Alistair Howison (aka Ali Baba) moved from Dunedin to Wanaka in 1973.
While driving trucks part time for Upper Clutha Transport and gold mining in the Cardrona Valley, he started barbering from his home part time. On Tuesdays he could also be found at the local pub where he’d take his scissors and offer gents a cut while they supped their beverage of choice. Eventually, after a couple of shifts between premises early on, AliBaba’s moved to Brownston Street where it remained as a single chair barber shop operation until one day in 2003 Peter Wells walked through the door.
Pete had come to Wanaka to visit a friend and do a ski season following an apple picking season in Nelson.
He’d been hairdressing for 6 years in Tauranga and wasn’t planning on hairdressing when he arrived in town. But he quickly found that jobs options were limited in Wanaka during May. He went door to door for two days and kept getting rejected. He needed to find work before the end of the week or he was going to have to leave town.
Towards the end of that week, Pete spoke to a local hair salon about work with them. Unfortunately, they couldn’t offer him work for another month. It was then that he noticed the barber shop a couple of doors down on Brownston St, so he thought he’d give it a try.
“One man band is it?” he said as he walked through the door. Ali was partially deaf and asked if Pete wanted a haircut. Wells replied again “No, one man band is it?”
“Yeah, why’s that?” came the reply.
“I’m looking for a job.”
“You can cut hair can you?”
Wells handed over his CV which obviously impressed the older man. “OK, you can start tomorrow.”
The next day Ali watched Pete do a couple of haircuts. Suitably impressed, Ali went to Rarotonga for two weeks and asked Pete to look after the shop. The arrangement was that if he left Ali enough money to cover business costs, Pete could pocket the rest. Unsure of how it was going to go, Pete wondered about how busy business would actually be. “Turns out I’d never made so much money in my career up until then.” While in Rarotonga, Ali fell off a scooter and broke a couple of ribs. He was a bit sore when he got back and told Pete he was looking for a young guy to take the reigns of the barber shop. He asked if Pete would like to buy the business. After such a fruitful couple of weeks, Pete said “Hell, yeah!” There was only one chair in the existing place. Ali did Mondays to Wednesdays, with Pete taking on Thursdays and Fridays, as well as opening the barber shop on Saturday mornings. Ali was a bit hesitant on opening up on the weekend, but Pete convinced him it was a good idea.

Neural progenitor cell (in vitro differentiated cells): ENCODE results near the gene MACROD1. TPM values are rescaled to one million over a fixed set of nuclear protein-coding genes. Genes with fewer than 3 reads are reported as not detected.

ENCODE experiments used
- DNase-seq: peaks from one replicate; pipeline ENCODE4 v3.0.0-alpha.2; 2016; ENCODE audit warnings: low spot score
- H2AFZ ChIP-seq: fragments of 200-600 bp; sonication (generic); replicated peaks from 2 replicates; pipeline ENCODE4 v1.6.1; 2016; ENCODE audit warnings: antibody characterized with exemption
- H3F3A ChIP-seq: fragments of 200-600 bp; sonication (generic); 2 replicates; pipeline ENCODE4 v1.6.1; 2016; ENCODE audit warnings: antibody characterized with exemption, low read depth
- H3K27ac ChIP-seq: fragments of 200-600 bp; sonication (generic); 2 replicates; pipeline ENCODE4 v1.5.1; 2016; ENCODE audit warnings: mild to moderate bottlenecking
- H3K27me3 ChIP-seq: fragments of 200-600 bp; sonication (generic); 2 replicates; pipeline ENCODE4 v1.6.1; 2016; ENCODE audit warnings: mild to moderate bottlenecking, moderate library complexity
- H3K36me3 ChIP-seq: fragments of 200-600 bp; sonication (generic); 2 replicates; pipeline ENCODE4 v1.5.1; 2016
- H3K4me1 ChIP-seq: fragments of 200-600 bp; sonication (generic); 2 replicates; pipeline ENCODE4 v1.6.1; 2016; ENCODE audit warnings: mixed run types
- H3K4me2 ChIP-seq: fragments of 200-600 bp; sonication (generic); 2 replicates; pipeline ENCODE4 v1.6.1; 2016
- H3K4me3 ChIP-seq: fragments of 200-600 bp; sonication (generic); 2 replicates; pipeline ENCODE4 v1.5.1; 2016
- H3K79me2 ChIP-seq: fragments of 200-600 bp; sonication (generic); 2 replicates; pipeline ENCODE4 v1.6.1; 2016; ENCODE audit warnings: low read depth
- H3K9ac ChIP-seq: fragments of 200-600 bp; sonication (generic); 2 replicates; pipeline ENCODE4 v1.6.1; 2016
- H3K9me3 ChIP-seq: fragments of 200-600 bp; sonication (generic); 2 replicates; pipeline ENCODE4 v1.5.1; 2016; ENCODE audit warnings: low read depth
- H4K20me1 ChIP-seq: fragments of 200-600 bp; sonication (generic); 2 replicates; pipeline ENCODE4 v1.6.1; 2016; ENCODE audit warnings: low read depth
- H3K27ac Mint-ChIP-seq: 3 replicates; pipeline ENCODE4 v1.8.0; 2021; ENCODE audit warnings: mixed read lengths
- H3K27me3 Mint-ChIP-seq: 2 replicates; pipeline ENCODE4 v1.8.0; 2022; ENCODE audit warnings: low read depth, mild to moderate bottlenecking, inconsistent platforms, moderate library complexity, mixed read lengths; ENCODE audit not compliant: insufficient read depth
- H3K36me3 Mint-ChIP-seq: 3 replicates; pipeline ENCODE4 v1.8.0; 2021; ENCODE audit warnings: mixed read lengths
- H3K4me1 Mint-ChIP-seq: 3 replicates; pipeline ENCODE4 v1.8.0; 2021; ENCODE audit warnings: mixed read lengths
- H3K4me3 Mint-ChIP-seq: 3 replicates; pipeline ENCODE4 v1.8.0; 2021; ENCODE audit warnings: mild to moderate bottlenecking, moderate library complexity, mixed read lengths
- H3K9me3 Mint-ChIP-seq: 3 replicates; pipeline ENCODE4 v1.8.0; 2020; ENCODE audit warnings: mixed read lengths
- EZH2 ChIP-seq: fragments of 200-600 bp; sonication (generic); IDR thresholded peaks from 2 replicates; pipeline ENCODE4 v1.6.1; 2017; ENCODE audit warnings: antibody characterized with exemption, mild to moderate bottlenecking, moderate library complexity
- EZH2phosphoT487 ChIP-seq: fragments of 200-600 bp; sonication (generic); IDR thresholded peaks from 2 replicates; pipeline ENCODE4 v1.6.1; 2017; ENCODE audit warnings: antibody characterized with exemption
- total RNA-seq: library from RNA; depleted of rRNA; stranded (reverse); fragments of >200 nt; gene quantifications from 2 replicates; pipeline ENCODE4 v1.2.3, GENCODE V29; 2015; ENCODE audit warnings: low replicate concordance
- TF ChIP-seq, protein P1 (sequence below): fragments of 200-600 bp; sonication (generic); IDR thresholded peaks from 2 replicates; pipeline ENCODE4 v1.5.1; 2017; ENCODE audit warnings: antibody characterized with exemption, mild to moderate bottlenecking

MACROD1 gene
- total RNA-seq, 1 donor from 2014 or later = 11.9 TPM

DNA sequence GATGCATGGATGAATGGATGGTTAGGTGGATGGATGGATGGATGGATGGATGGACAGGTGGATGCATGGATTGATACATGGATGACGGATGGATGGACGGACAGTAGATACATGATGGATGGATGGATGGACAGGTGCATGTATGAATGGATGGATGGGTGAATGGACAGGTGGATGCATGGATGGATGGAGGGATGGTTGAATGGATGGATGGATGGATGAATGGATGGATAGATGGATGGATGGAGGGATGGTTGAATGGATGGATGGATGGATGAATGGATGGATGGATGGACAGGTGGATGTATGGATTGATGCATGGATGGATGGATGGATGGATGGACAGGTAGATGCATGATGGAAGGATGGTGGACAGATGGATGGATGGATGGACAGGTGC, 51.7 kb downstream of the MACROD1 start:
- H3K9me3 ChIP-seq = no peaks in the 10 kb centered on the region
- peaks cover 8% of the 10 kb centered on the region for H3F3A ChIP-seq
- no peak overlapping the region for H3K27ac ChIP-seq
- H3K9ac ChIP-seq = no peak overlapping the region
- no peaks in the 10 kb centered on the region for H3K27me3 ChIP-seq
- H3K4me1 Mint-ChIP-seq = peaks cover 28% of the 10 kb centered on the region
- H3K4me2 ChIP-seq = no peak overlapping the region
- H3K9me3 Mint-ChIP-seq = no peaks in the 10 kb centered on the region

“Wanaka was pretty small back then,”
recalls Pete. You could walk into the shop and Ali would be a asleep on the waiting seats. He used to smoke inside too. He’d give a few interesting haircuts because he was partially deaf but he was an awesome barber”. The pair used to go fishing on the lake. They’d hang a sign on the door saying ‘Gone fishing. Open tomorrow’. “People were cool with that”, Pete muses. At that time New World was looking to expand and so AliBabas had to move premises. The shop moved from Brownston Street to where it is now on Ardmore Street on 11 August 2003. Ali had written the date they moved into the new premises on the wall and hung a mirror over it.
Pete bought the business from Ali on 5 May 2004. Since then it has grown from 2 full time chairs to 4 full time chairs. The business has employed 15 people over the last 13 years and Pete can name all of them. Pete has continually sought to improve his skillset and drive the improvement of barbering in New Zealand through involvement in the industry training organisation. He is now working on developing his skills in business management. Out of this has come a refresh of the company name. Pete wanted to honour the history of Ali’s contribution to the business, but make it a little clearer in the name what it was that the business offered. So with the help of a local marketing agency, in late 2017 he changed the name of the shop to Ali Barbers.
Throughout the years it has been the customers that have kept Pete passionate about the industry. “Yes I’m cutting hair all week, but each person’s conversation is different and that makes every day different for me. It’s the customers that make it.”